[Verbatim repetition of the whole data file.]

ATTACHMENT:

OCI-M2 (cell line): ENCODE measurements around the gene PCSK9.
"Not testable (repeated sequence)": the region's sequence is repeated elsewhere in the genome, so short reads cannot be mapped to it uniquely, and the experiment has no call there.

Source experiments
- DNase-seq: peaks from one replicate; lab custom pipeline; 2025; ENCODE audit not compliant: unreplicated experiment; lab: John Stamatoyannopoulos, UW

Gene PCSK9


OCI-M2 (cell line): ENCODE measurements around the gene PCSK9.
"Not testable (repeated sequence)": the region's sequence is repeated elsewhere in the genome, so short reads cannot be mapped to it uniquely, and the experiment has no call there.

Source experiments
- DNase-seq: peaks from one replicate; lab custom pipeline; 2025; ENCODE audit not compliant: unreplicated experiment; lab: John Stamatoyannopoulos, UW

Gene PCSK9